Facebook announced it would start a Ph.D. fellowship program — and yesterday the company announced who these first fellows would be during the 2010-11 school year, as chosen from hundreds of applications. Finalists appear to specialize in areas that Facebook has been either addressing or planning to address.
Here they are, in alphabetical order:
Vinayak Borkar focuses on Cloud Computing and is currently studying at the University of California at Irvine. Specifically, he researches “ways to improve distributed computing platforms for data analysis,” which is a key part of how Facebook operates. In addition to his academic pursuits, Borkar previously worked at several software companies and co-founded Black Titan Software in San Jose, California.
Parmit Chilana studies social computing at the University of Washington in Seattle, specifically researching human-computer interaction. She’s hoping to develop her ideas for “crowdsourcing help for web applications in a real-world setting” while at Facebook. Parmit has also studied library and information science and computer science.
Leslie John studies behavioral economics at Carnegie Mellon University in Pittsburg, Pennsylvania. Her area of research encompasses “new dimensions of privacy and how people decide what information to disclose” and hopes that the Facebook fellowship will help her to “extend her research to the context of social networking.”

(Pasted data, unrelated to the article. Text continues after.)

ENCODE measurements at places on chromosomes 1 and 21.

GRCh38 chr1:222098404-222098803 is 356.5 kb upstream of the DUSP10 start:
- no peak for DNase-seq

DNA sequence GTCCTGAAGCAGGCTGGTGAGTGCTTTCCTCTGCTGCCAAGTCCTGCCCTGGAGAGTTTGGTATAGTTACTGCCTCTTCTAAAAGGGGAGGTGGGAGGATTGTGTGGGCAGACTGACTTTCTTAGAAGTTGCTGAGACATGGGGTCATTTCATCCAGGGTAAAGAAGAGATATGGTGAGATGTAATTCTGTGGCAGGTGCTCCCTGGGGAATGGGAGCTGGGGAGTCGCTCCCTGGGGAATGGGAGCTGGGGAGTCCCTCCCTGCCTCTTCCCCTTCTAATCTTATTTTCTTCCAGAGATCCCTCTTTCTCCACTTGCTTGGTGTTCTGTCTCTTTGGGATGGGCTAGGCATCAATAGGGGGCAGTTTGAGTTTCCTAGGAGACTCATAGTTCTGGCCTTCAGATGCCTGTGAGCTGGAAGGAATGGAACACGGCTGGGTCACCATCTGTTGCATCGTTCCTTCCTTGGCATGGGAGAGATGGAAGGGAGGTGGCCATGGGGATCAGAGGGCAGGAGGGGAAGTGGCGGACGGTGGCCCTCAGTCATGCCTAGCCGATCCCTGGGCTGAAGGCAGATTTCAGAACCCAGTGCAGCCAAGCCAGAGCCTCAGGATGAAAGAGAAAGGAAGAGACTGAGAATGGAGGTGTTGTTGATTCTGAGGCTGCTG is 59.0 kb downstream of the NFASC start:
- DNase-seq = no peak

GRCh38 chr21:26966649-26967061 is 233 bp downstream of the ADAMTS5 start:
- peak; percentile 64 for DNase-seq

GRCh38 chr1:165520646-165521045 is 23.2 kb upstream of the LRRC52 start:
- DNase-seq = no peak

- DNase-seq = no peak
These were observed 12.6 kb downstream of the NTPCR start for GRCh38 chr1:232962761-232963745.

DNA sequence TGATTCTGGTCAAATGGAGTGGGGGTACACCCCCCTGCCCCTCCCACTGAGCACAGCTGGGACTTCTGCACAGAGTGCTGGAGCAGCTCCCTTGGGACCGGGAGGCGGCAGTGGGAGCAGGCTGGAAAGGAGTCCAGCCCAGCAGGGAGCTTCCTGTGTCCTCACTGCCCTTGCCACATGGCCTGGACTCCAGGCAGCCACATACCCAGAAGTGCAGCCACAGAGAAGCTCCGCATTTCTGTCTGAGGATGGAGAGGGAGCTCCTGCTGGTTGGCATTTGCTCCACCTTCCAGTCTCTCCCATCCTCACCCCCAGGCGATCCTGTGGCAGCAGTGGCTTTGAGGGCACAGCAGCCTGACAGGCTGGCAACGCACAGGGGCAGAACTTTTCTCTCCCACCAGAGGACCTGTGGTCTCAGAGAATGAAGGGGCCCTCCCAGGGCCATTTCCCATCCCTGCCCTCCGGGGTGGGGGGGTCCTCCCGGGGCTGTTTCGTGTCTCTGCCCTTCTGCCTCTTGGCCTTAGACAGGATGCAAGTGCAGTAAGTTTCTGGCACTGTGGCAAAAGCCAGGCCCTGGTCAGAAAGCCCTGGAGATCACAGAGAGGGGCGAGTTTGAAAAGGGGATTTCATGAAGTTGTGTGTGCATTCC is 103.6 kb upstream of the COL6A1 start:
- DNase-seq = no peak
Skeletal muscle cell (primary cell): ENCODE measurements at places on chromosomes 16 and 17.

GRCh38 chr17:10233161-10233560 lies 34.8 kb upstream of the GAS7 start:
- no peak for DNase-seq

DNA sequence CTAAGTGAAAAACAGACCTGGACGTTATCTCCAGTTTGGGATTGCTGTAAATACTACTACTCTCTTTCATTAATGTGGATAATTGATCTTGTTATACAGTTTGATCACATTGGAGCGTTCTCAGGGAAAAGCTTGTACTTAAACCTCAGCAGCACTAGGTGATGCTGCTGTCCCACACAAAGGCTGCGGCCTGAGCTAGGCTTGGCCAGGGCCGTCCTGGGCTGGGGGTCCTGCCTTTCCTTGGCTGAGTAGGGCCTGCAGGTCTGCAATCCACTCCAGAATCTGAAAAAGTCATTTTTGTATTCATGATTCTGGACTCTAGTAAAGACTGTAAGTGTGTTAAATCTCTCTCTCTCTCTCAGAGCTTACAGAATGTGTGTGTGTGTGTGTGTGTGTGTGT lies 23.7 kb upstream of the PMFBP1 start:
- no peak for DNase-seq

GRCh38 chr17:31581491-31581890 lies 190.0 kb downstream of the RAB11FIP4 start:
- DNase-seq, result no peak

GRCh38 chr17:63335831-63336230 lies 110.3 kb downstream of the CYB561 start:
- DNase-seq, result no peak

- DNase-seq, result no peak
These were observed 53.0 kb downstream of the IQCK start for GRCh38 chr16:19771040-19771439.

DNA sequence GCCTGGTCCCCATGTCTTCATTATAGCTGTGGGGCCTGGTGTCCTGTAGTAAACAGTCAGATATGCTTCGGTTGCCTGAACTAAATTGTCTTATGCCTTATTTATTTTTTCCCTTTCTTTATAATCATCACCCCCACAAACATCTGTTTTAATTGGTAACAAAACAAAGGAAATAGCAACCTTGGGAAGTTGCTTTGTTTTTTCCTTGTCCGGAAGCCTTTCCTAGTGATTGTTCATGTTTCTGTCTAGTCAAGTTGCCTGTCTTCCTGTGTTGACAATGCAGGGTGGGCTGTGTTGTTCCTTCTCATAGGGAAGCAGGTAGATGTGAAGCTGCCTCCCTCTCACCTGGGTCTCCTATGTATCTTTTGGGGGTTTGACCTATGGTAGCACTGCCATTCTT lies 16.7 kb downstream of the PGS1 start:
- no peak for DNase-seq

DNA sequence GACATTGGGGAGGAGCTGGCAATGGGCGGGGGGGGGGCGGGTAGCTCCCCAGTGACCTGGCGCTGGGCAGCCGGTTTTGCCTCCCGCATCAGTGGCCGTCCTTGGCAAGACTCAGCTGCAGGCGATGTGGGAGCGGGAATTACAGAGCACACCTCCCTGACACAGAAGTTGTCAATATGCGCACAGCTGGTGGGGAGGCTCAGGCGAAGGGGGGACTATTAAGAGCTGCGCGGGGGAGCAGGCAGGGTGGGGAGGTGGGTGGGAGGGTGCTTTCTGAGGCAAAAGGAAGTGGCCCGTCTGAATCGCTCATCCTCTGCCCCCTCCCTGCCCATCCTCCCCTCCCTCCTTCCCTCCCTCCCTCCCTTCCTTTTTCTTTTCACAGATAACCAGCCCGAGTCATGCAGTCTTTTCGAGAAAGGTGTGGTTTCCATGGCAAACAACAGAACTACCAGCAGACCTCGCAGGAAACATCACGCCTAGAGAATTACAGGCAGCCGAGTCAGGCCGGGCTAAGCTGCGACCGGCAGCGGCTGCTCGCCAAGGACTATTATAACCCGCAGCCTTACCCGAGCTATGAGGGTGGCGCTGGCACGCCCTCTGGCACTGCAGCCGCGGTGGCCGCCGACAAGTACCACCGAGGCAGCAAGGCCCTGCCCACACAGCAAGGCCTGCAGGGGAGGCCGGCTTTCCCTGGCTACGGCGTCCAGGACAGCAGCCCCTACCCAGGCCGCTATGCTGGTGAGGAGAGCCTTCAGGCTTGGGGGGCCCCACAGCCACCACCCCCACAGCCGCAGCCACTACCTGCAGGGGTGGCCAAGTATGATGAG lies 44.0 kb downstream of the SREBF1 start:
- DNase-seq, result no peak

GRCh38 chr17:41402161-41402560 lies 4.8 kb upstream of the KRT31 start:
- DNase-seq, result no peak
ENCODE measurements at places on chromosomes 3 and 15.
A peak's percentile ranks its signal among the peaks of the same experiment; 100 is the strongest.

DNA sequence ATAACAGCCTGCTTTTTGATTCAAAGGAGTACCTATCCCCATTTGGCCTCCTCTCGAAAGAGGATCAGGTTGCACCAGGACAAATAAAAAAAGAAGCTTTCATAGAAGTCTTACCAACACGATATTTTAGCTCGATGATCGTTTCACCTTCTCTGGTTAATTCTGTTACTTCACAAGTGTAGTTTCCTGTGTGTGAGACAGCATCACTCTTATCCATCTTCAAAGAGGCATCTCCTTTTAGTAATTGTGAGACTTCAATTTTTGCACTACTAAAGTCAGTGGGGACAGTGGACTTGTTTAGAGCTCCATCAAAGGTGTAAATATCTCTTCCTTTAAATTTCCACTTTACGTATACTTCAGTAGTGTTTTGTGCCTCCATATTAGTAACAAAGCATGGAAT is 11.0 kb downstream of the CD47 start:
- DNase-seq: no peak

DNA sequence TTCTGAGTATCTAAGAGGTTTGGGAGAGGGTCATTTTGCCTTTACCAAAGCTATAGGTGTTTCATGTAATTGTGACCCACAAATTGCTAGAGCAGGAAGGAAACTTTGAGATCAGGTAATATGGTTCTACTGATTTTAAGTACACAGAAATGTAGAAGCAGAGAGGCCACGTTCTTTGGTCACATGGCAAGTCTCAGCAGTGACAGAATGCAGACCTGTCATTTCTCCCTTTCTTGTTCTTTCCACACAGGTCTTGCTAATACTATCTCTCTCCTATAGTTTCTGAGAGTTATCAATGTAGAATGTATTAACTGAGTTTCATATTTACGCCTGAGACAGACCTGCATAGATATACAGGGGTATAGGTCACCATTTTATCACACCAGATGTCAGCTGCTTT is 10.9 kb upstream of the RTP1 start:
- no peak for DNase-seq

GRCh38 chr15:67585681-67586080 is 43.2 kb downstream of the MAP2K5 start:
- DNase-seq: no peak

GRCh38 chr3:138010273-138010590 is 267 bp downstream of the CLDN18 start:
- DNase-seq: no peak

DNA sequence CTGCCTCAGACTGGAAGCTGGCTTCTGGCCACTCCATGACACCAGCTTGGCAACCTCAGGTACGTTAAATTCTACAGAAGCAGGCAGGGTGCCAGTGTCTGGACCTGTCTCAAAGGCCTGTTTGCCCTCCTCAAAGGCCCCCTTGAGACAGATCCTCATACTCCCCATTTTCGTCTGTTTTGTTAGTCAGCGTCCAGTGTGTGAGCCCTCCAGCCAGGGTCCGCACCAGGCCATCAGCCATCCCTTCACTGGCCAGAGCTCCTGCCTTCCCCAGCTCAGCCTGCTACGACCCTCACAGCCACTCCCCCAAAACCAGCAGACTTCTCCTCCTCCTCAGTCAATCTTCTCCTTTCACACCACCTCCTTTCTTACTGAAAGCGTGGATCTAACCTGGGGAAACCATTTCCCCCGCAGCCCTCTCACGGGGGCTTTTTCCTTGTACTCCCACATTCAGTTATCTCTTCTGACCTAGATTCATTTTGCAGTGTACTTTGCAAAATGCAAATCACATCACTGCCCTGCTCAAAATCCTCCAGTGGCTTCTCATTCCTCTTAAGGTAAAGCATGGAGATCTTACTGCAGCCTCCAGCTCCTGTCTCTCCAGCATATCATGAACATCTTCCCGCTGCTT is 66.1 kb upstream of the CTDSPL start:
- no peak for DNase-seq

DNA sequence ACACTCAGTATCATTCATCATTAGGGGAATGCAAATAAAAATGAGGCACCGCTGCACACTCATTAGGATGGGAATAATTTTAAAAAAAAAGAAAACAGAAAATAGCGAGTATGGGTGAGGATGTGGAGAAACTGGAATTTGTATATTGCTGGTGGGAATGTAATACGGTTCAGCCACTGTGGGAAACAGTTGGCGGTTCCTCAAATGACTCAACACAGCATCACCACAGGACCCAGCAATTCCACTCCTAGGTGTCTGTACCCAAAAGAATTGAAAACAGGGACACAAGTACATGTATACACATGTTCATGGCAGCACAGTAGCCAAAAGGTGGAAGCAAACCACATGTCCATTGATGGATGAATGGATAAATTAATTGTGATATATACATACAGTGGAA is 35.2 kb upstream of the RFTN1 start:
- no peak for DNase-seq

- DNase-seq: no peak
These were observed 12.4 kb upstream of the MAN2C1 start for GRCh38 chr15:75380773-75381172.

Mladen Kolar is also studying at Carnegie Mellon, though his focus is machine learning, specifically, “the structure of networks and how they change and evolve over time.” He hopes to “provide insight into complex patterns underlying high-dimension and noisy data,” at Facebook. Kolar has previously studied electrical engineering and computing.
Yaron Singer studies Internet economics at the University of California at Berkeley focusing on algorithmic game theory and mechanism design. Singer previously founded an advertising network for social media, Bidwave, and during his Facebook tenure plans to research “how to build a platform where people view ads as beneficial recommendations.” He preiously studied mathematics and computer science.
In addition to the prestige of working with Facebook for a year, each of the five fellows will receive a $30,00 stipend, plus conference travel and other perks. Twenty-two other finalists received $500 from Facebook as well.
In the blog post announcing the winners, Facebook Director of Engineering Greg Badros wrote that Facebook started the fellowship program “because the academic community plays a central role in addressing many of our most challenging research questions on topics ranging from cloud and social computing to Internet economics and machine learning.”
The end goal for Facebook, Badros wrote, is for the fellows to help the company develop solutions directly applicable to the social web and Facebook.